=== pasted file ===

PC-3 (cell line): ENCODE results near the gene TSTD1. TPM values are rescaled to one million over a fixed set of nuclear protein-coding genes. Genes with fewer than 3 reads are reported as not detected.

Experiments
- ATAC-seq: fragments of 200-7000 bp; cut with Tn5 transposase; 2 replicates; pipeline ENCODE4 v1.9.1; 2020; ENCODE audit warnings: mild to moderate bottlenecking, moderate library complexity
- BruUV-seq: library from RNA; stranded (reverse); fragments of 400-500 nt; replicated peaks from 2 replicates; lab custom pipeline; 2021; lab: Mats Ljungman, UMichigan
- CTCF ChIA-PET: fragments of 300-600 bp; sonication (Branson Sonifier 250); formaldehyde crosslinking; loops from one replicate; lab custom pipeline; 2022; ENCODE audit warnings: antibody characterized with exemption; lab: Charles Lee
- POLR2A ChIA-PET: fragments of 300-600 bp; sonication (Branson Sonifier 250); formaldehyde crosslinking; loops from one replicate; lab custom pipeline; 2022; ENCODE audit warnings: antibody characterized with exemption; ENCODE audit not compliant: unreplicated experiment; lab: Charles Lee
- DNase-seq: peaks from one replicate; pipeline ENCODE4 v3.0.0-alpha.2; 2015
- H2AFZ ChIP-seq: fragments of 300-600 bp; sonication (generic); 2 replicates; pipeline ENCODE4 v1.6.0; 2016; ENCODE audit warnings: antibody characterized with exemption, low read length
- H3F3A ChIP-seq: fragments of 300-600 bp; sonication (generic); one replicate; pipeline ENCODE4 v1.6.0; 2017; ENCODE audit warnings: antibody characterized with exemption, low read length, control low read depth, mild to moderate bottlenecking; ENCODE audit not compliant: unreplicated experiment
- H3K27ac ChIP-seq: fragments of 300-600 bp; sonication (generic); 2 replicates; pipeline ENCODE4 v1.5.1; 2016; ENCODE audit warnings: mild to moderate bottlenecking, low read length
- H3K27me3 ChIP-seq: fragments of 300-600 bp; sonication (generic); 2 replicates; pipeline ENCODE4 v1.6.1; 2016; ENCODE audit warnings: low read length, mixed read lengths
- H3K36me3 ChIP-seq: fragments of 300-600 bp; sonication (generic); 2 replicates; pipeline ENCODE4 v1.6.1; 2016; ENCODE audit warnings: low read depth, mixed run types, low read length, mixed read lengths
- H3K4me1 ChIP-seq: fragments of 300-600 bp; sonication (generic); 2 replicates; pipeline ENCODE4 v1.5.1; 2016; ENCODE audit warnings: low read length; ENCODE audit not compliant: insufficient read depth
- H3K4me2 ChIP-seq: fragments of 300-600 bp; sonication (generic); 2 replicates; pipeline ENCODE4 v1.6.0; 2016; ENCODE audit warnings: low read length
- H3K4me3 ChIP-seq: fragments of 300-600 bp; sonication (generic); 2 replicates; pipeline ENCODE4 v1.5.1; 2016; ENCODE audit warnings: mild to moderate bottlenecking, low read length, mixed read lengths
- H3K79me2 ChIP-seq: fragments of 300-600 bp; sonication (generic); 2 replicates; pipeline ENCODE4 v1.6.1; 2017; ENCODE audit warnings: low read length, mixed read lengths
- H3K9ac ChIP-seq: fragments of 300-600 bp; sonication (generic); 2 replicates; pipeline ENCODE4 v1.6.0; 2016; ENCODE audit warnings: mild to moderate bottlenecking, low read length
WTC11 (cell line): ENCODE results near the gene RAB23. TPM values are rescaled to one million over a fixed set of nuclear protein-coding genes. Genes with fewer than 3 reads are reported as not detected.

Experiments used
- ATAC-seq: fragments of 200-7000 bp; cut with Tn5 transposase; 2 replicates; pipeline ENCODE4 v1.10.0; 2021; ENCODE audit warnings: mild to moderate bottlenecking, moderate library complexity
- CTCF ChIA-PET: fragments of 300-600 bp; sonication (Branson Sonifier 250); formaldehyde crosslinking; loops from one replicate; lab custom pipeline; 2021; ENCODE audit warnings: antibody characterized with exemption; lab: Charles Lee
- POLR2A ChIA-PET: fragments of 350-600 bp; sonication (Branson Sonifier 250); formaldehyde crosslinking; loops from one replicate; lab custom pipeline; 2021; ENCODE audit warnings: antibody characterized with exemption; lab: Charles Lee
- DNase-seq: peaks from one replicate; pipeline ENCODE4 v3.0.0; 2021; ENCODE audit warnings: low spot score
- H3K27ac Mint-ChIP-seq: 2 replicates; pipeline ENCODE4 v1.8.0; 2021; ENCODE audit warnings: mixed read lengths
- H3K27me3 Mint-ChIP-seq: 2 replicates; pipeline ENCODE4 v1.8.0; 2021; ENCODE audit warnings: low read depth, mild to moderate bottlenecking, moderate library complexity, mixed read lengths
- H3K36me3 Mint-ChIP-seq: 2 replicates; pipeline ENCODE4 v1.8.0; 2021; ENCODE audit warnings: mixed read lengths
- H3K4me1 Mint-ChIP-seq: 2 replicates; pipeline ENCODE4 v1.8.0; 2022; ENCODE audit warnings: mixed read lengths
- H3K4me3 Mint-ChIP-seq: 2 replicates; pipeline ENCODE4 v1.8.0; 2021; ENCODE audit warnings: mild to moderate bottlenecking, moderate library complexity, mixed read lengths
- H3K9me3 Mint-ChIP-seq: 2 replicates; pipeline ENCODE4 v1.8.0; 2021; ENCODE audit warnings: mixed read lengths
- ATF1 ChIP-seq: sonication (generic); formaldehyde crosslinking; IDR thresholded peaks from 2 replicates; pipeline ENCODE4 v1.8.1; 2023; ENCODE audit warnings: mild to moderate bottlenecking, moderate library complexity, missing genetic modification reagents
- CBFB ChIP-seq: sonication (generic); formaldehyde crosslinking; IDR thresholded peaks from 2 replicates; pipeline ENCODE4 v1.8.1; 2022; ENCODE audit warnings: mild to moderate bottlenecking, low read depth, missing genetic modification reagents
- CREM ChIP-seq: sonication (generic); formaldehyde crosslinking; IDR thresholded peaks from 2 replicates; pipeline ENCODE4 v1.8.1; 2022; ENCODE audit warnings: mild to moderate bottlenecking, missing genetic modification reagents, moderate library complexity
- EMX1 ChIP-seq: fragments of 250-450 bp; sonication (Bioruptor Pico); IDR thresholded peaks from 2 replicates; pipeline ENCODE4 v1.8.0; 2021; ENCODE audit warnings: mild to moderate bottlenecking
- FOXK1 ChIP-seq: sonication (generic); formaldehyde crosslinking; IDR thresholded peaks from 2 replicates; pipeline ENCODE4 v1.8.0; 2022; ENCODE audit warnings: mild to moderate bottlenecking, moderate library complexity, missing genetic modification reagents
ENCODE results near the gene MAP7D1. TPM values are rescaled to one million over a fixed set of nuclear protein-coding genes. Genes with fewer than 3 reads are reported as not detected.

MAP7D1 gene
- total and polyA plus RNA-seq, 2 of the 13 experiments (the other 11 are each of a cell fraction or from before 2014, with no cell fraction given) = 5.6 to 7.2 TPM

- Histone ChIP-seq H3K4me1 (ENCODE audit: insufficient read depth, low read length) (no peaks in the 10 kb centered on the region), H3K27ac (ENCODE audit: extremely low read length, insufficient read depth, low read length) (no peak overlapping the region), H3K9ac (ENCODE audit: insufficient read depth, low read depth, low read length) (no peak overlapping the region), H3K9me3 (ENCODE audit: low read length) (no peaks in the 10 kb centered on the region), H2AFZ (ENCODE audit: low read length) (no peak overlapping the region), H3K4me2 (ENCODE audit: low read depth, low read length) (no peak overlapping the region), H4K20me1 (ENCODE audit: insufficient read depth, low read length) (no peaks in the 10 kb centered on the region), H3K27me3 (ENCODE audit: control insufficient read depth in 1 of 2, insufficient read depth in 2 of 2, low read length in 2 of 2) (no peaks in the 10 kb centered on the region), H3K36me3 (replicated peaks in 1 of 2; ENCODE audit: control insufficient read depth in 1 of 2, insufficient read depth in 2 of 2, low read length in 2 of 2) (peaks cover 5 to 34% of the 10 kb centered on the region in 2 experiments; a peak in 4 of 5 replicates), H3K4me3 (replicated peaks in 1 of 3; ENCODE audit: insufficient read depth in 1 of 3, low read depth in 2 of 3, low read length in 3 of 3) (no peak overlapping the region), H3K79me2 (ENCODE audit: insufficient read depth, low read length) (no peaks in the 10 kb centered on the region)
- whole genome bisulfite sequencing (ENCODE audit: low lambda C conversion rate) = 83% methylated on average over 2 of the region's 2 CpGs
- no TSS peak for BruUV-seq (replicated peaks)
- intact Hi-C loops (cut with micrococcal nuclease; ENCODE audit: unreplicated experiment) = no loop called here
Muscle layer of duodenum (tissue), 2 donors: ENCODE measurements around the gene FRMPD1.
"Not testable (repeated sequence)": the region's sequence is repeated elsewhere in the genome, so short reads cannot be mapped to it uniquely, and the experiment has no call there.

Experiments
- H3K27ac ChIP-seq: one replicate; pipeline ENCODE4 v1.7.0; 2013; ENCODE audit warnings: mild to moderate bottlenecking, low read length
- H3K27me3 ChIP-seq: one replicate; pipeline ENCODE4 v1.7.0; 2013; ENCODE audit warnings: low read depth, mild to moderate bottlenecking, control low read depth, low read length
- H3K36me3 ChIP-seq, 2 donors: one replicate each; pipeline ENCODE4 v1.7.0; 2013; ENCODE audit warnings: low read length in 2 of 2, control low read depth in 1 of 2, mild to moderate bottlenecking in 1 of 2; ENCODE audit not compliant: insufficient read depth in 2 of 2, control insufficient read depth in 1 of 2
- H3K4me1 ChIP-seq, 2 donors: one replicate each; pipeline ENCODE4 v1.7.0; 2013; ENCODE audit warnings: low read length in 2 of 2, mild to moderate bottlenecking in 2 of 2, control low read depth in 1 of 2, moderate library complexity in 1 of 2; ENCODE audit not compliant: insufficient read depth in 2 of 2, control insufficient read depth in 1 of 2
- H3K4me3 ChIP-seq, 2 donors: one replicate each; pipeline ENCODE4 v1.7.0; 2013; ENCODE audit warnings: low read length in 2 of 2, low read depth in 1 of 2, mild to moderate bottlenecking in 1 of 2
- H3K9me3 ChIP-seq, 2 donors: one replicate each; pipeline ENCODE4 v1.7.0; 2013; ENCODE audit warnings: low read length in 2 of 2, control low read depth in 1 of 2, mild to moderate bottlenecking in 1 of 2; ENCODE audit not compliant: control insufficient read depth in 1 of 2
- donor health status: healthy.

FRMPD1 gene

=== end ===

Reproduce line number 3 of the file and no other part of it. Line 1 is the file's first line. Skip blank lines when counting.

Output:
- ATAC-seq: fragments of 200-7000 bp; cut with Tn5 transposase; 2 replicates; pipeline ENCODE4 v1.9.1; 2020; ENCODE audit warnings: mild to moderate bottlenecking, moderate library complexity